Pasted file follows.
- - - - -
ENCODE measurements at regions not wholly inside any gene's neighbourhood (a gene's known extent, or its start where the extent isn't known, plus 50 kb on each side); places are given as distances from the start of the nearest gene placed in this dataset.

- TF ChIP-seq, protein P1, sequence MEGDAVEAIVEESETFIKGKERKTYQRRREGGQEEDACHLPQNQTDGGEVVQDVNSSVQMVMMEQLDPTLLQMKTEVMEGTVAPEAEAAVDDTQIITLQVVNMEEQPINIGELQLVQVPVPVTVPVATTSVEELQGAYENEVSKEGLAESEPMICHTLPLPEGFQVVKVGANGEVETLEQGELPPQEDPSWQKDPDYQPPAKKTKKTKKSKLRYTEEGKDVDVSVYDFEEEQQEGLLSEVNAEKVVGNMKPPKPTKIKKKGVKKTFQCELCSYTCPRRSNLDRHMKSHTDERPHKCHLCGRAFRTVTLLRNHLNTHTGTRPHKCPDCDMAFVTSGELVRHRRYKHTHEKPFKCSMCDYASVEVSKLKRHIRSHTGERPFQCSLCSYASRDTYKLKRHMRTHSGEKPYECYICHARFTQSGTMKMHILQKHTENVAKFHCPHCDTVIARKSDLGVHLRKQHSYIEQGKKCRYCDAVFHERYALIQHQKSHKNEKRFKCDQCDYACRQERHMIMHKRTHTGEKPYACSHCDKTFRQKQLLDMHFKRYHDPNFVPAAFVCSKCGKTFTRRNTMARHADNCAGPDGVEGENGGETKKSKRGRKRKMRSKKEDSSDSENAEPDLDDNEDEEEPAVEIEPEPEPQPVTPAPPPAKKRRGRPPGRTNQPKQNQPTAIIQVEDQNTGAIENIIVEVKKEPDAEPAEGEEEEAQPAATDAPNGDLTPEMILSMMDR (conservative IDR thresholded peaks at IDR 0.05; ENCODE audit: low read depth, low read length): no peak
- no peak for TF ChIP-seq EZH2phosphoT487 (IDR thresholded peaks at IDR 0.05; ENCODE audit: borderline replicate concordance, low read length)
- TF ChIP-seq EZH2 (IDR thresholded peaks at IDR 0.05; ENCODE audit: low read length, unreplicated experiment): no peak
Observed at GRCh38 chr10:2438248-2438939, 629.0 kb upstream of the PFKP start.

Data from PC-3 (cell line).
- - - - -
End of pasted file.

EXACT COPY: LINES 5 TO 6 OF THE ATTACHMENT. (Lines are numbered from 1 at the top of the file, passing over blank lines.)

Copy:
Observed at GRCh38 chr10:2438248-2438939, 629.0 kb upstream of the PFKP start.

Data from PC-3 (cell line).